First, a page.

Madeleine Peyroux commanded the Arlington Theatre stage Friday night, March 17, with the done-him-wrong (and gonna-do-it-again) sass of a certified Big Mama blues belter. But when she opened her mouth, what came out was something between a whisper and a caress. Peyroux, famously, sounds a whole lot like Billie Holiday. Such debt notwithstanding, Peyroux sings with a delicacy, precision, and originality all her own.
Sashaying through the Great American Playbook, she, bassist Barak Mori, and guitarist Jon Herington — impeccably tight, tasty, and complementary — quietly chomped on Tom Waits’s “Tango Till They’re Sore,” Leonard Cohen’s “Dance Me to the End of Love,” and Sister Rosetta Tharpe’s “Shout, Sister, Shout!,” with an emotionally charged understatement and quiet swing that alternated from playful to excruciating. What she did with “Danny Boy” — shamrock-shaking national anthem of the American Irish — was grimly haunting and utterly new. The Pogues, even in the darkest stupor, would have been proud. Peyroux, who, like Holiday, is endowed with a very small voice, vowed to sing exclusively about “booze, blues, and love.” She veered off topic a few times, however, to shake a fist at Donald Trump, opening up with a defiantly playful “(Getting Some) Fun Out of Life.”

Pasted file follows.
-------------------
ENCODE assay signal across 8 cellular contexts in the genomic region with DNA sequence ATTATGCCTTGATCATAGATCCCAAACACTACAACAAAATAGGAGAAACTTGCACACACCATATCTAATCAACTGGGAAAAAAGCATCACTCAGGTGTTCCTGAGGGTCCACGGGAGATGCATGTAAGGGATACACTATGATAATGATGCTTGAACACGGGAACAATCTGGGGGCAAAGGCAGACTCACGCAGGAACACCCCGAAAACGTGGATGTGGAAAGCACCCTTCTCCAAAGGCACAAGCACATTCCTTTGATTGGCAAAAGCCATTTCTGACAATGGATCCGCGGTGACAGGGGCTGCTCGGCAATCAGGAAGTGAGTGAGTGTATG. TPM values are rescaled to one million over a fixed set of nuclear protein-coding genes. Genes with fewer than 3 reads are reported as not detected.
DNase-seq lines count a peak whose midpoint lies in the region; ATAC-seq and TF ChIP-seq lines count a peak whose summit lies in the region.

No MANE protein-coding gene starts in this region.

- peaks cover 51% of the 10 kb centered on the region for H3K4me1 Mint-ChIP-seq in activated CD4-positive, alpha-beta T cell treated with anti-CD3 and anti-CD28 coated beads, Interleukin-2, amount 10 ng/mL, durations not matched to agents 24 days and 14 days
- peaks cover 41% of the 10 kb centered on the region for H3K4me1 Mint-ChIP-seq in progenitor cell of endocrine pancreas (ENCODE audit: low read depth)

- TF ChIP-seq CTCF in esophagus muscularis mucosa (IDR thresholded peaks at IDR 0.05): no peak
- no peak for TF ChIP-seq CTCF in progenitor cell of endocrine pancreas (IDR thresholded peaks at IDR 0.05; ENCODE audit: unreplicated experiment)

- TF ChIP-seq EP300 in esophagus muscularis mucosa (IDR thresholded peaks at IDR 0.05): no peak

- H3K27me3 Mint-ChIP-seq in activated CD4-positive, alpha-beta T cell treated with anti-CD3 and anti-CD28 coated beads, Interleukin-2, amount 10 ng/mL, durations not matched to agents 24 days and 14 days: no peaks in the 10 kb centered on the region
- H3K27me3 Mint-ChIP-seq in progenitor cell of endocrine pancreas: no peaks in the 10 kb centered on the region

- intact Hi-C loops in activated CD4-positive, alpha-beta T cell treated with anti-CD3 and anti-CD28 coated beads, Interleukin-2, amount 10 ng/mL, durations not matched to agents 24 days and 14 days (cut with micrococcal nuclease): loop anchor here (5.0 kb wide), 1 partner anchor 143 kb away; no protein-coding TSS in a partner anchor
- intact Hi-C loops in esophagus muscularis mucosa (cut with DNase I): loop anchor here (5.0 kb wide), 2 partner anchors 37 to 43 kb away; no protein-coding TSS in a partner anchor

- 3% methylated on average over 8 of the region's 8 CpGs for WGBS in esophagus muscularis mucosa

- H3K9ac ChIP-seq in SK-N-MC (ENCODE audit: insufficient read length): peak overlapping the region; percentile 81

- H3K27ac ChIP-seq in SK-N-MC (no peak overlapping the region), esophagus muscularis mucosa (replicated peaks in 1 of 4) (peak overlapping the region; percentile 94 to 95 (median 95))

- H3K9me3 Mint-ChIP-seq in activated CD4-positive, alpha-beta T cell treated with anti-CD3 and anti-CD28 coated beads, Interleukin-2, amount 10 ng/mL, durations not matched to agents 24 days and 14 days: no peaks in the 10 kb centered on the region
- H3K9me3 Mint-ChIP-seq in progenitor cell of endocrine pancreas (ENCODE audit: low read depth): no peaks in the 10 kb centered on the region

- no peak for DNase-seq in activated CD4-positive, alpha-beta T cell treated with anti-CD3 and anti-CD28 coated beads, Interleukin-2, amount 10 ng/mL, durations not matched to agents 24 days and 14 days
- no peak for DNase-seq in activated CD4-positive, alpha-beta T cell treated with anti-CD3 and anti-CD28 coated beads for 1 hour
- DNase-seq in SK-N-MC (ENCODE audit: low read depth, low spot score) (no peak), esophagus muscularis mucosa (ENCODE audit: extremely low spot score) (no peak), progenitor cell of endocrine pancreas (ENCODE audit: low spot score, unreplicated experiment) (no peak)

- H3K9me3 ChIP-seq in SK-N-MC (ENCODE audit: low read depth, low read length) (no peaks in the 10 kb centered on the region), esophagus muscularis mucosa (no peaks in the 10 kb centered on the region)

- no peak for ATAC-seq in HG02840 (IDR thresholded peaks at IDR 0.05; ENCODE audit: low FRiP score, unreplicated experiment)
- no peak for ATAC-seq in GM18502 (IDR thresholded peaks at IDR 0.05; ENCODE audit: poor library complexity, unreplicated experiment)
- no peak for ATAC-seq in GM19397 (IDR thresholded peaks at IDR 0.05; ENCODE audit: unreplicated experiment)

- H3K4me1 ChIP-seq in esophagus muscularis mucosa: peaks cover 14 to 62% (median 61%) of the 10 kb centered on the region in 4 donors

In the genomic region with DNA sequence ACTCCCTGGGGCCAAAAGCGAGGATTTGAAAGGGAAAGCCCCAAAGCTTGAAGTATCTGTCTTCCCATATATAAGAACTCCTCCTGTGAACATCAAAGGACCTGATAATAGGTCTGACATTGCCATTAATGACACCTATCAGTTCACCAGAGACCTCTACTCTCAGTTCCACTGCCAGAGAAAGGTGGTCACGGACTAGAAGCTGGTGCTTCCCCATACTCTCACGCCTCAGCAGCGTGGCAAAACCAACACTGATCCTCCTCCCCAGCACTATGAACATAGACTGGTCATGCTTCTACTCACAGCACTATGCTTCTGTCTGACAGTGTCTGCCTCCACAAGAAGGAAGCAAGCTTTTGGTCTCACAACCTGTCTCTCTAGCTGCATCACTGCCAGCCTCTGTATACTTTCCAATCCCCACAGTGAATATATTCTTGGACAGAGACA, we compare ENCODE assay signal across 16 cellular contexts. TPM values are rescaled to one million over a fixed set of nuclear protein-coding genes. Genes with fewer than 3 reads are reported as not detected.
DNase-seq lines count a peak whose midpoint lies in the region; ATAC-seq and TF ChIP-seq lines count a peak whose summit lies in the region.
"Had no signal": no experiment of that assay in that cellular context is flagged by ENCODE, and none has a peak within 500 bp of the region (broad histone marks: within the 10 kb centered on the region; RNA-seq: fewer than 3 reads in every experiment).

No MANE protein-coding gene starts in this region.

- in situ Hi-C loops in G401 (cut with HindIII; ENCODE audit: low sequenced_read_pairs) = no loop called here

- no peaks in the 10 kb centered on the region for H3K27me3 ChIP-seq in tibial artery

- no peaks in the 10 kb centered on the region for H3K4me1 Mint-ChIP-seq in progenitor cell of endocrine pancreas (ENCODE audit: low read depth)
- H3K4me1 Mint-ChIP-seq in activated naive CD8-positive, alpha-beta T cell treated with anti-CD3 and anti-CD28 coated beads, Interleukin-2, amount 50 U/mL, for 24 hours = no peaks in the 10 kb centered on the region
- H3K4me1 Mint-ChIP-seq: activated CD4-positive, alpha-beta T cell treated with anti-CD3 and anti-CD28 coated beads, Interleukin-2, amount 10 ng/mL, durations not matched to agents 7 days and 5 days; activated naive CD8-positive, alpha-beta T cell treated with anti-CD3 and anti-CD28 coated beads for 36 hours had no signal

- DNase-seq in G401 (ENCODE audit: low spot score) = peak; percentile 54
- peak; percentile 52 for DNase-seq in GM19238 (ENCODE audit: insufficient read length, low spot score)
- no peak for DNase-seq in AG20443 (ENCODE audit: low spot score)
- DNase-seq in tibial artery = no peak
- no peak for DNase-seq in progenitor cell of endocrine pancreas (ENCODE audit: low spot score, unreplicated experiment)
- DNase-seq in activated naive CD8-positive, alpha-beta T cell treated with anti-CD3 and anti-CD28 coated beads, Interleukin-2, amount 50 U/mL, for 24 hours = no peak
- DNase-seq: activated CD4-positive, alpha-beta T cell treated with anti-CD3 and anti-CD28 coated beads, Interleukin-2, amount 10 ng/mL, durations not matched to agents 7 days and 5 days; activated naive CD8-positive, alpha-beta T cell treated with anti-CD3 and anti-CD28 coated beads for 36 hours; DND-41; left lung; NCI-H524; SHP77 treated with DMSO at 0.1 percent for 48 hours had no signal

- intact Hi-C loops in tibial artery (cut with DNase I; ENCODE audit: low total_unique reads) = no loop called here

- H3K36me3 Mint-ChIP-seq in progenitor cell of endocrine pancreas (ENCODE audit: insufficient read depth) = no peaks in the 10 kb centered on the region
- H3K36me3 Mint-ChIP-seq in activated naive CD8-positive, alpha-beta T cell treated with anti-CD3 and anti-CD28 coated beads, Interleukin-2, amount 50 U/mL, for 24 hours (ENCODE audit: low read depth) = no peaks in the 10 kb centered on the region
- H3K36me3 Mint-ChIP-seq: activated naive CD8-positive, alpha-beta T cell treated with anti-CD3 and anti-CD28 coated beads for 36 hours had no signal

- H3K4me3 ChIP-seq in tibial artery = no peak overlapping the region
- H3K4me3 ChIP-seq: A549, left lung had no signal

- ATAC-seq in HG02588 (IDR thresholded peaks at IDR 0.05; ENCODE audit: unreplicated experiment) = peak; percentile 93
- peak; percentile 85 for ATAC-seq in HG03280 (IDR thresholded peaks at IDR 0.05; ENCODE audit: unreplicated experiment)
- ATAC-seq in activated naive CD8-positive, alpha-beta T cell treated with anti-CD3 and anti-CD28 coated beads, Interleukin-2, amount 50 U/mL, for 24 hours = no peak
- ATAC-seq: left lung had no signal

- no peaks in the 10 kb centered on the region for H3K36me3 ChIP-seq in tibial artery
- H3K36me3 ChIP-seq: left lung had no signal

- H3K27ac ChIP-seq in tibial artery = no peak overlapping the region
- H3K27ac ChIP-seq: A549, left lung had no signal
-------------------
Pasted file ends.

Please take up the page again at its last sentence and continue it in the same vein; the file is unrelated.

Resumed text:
Peyroux, a New Orleans native, was followed onstage by Rickie Lee Jones, who transplanted herself a few years ago to the Crescent City, where, Jones remarked with considerable relief and pleasure, people make a point to say hello as they pass by on the street. Like Peyroux’s, Jones’s voice — with its signature leaps from midrange to high — calls to mind other artists, most obviously Laura Nyro and Joni Mitchell. But Jones has carved out her own musical niche, one part vocalist, two parts street poet. Over the years, Jones would emerge as high priestess for those whose careening urgency defied paint-between-the-lines treatment. As slouching mercurial diva, Jones has been impossibly prickly over the years, refusing at one time to continue performing at the Santa Barbara Bowl until Bowl security escorted an offending concertgoer—who made the mistake of getting up mid-song—off the premises. None of that was in evidence at the Arlington, as she graced the audience with certified crowd-pleasers such as “Chuck E’s in Love.”
Her band — a percussionist and lead guitar — was more sonically sprawling than Peyroux’s, but their gaseous vapors congealed a lot less. On occasion, it all came together wonderfully. A lot of the time, it just swirled. Jones and Peyroux collaborated for one duet, trading lyrics and licks, on “As Time Goes By,” the old chestnut immortalized in the film Casablanca. There was no encore after that. Anything else would have been superfluous.